Take a Bite Out of Wendy's Stock; Skip Jack in the Box
The QSR market totaled $166 billion and was expected to barely budge in 2011 at a 1% rate to $167.7 billion in 2011, according to a March 2011 report from WorldStreetFundamentals.com. The report noted that thanks to the economic downturn, there was significant pent up demand -- 40% of consumers were "not dining out or using takeout as often as they would like." And the report speculated that by unleashing that demand, QSR industry revenues would recover rapidly as the economy recovered.
The biggest player in the industry is McDonald's (NYSE: MCD), according to QSR. In 2010 its sales totaled $32.4 billion -- earning it QSR's top rank -- based in part on the strength of its very high $2.4 million in annual sales per store. Wendy's 2010 sales of $8.3 billion gave it 24% of McDonald's revenues or $1.4 million per store -- and QSR's #4 rank. And Jack in the Box's 2010 sales of $2.9 billion gave it 9% of McDonald's revenues or $1.3 million per store -- and QSR's #15 rank.
In 2010, Wendy's implemented new menu ideas and cut a lagging brand. Among the new ideas were "adding Garden Sensations Salads to the menu and offering a Pair 2 Menu that gave customers a chance to choose among 35 salad combinations for $5," according to QSR. Wendy's also added Natural Cut Fries with Sea Salt -- tossing out its old fries altogether -- and it dumped its Arby’s unit in the first half of 2011.
These changes have contributed to good results. In the third quarter of 2011, Wendy's adjusted EPS of 5 cents a share were a penny ahead of the Zacks Consensus Estimate. Wendy’s total revenue grew 1.8% to $611.4 million in the quarter. This was due to 3% growth in company-owned restaurants and 1.7% more franchise revenues. Its average transaction was up due to "menu improvements [and] brand repositioning," according to Zacks.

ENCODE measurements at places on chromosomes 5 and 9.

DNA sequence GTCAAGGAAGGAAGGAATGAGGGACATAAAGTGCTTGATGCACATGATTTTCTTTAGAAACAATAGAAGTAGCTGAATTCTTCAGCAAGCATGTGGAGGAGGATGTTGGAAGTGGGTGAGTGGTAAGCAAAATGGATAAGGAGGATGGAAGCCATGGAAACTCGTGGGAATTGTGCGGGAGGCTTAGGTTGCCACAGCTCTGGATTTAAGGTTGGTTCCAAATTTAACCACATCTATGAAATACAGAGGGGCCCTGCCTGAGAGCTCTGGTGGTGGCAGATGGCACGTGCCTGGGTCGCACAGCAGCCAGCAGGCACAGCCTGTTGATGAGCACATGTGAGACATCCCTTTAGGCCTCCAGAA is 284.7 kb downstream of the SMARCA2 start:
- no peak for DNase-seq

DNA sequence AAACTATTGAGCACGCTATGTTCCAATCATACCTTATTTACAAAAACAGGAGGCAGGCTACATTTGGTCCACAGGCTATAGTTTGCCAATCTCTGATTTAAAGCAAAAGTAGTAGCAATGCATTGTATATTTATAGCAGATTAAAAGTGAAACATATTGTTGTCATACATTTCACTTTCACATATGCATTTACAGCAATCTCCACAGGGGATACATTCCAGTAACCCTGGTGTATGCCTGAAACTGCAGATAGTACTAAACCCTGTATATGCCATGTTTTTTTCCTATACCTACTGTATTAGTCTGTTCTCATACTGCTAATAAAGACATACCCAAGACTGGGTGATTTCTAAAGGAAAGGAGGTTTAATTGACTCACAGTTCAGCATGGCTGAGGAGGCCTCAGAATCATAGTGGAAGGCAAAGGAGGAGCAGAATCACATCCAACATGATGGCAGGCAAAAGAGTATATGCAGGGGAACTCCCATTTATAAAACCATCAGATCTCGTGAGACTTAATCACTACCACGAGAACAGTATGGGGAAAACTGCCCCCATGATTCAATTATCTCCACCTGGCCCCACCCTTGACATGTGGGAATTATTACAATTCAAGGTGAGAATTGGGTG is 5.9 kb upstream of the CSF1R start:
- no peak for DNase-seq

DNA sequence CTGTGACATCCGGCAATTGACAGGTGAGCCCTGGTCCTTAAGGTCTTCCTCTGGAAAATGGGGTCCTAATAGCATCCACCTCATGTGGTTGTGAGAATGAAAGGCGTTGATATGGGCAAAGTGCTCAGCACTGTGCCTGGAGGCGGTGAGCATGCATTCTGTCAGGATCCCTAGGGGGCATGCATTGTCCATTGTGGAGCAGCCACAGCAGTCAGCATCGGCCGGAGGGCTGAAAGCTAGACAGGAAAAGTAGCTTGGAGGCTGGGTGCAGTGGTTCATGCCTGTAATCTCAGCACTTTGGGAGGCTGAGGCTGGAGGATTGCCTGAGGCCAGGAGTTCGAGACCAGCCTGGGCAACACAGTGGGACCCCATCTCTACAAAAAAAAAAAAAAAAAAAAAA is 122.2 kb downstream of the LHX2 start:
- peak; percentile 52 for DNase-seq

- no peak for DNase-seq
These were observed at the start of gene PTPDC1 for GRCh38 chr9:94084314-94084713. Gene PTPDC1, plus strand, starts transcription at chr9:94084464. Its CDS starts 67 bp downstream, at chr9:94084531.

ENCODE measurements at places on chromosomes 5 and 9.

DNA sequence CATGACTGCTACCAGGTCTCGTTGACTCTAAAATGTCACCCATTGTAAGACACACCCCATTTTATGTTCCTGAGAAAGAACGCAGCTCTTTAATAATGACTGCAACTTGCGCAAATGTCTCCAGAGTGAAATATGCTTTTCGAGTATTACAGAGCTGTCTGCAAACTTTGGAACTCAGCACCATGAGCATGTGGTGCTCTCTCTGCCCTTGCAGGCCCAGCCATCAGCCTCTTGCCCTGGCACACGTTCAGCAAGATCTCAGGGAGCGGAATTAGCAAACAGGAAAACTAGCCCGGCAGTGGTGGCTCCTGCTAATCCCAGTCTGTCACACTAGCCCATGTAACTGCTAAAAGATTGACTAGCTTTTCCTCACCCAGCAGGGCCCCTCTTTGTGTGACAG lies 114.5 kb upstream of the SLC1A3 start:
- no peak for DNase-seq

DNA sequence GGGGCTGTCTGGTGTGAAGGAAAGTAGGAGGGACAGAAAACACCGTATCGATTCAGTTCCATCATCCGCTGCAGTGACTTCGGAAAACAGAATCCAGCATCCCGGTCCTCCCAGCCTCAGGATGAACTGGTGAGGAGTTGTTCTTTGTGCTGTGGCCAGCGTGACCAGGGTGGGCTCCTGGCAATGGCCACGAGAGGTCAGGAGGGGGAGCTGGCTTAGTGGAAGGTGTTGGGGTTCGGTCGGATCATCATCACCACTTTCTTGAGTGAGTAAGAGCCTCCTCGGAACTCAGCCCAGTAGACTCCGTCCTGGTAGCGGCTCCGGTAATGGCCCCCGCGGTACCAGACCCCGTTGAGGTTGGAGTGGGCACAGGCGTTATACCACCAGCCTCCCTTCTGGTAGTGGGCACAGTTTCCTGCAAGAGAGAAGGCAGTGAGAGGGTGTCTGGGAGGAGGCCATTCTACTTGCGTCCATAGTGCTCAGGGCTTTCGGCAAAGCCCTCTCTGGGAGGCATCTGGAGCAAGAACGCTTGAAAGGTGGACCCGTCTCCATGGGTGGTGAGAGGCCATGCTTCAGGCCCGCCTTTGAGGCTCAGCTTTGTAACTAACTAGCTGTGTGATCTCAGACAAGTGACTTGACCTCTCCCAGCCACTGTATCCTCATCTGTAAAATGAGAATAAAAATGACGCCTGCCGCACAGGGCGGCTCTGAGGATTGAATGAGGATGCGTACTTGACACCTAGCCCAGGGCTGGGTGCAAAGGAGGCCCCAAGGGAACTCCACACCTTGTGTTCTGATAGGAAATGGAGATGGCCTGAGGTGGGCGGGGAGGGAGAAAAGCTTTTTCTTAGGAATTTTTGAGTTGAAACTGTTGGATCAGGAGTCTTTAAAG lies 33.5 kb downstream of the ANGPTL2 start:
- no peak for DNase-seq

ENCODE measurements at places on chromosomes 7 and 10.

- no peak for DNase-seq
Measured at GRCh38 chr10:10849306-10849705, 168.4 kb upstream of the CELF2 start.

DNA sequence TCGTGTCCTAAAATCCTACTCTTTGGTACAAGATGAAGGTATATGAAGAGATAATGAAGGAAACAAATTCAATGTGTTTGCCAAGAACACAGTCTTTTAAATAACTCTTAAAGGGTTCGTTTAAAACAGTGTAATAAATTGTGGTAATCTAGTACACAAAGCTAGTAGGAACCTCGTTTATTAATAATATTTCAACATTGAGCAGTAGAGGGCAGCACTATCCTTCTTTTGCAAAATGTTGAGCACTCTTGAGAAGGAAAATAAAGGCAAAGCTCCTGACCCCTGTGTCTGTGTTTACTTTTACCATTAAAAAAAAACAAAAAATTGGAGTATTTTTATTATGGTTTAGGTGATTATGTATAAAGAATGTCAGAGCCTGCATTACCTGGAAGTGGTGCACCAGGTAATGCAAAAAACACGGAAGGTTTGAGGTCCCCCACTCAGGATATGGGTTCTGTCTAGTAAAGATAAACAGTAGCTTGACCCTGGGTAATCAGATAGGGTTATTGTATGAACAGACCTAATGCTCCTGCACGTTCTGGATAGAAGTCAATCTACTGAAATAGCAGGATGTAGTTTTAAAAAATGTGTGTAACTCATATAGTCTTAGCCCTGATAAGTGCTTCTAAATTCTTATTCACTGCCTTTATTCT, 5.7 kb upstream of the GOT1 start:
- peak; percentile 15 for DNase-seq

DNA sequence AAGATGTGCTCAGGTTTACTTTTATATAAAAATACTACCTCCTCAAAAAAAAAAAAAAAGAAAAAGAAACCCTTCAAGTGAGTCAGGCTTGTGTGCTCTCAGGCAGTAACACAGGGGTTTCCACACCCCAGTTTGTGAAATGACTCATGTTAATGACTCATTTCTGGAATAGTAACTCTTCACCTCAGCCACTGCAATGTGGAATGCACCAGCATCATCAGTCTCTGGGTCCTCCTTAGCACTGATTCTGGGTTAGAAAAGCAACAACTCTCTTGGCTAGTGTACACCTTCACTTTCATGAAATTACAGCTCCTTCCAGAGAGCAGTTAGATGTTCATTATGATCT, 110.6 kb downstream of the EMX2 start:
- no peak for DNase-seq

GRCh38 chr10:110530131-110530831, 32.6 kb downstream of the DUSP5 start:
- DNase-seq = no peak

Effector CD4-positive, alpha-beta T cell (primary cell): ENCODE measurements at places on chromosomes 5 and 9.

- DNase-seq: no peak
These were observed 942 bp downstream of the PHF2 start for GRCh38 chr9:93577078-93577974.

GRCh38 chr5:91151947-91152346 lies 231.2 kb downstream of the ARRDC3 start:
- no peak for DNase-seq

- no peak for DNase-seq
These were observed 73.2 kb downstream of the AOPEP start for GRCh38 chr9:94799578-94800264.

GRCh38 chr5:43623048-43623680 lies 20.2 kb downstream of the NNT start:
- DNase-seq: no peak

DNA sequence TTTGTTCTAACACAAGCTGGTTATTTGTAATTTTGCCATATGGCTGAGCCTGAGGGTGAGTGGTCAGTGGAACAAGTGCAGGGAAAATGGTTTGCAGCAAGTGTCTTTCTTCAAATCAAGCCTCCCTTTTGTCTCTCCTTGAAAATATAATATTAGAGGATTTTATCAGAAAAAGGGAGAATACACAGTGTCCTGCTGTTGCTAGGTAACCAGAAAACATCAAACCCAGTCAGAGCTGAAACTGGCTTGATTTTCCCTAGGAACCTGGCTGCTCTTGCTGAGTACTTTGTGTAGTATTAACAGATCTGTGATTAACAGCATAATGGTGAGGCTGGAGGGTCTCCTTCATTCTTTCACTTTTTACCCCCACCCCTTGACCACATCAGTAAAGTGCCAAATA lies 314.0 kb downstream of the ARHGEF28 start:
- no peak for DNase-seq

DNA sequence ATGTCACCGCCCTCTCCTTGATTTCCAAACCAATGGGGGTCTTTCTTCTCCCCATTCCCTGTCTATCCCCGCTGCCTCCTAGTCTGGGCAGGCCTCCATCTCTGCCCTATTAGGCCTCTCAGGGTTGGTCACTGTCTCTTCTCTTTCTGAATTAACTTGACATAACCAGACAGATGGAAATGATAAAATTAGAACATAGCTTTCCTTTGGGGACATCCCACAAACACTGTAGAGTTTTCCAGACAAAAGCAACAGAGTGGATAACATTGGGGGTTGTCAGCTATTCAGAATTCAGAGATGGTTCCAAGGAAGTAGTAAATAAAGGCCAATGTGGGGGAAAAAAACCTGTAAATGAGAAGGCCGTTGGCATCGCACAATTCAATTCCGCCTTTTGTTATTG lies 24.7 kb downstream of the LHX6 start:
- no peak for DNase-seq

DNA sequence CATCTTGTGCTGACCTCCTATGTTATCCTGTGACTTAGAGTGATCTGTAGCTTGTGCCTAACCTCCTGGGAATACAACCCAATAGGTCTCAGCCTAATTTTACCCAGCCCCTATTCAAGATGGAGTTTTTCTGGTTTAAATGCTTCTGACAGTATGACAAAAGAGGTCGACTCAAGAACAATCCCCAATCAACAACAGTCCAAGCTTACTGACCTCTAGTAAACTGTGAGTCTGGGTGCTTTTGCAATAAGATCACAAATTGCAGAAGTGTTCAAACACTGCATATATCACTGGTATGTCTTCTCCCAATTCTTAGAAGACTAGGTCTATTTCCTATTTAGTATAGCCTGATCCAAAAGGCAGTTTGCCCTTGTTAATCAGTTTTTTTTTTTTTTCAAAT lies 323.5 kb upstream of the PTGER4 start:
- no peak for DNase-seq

Meanwhile, Jack in the Box is good at advertising, it added new items to its menu in 2010, and it added low-priced items. According to QSR, Jack in the Box won "another gold Effie Award for its Jack campaign." Its new menu items included "Breakfast Pita, Pastrami Grilled Sandwich, Really Big Chicken Sandwich, and a Grilled Chicken Sandwich," wrote QSR. And it added low-priced options such as paying $3 for "a Hamburger Deluxe, a small fountain drink, and french fries."
This approach has not been enough to boost its results though. On Monday, before its report, the average analyst estimate was 41 cents a share, up 2.5% the year before. But this positive expectation follows two quarters in a row of disappointing results -- in its fiscal third quarter its reported EPS of 38 cents was 2 cents a share short of expectations and in its second quarter the company missed by 9 cents.
So here's what the investment choice between Wendy's and Jack in the Box boils down to:
- Wendy's: Shrinking, narrow margins; cheap stock. Wendy's sales have fallen 4.6% in the past 12 months to $2.66 billion, while net income has plunged, down 223% to $2.9 million – yielding a miniscule 0.1% net profit margin. Its PEG of 0.44 (where a PEG of 1.0 is considered fairly priced) is inexpensive on a forward P/E of 22.7 and expected earnings growth of 52% to $0.23 in 2012.
- Jack in the Box: shrinking, narrow margins; expensive stock. Jack in the Box's sales have dropped 7% in the past 12 months to $2.3 billion while its net income declined 46.4% to $62 million -- yielding a narrow net margin of 2.75%. Its PEG of 1.43 is expensive on a P/E of 17.1 and expected earnings growth of 12% to $1.63 in fiscal year 2012.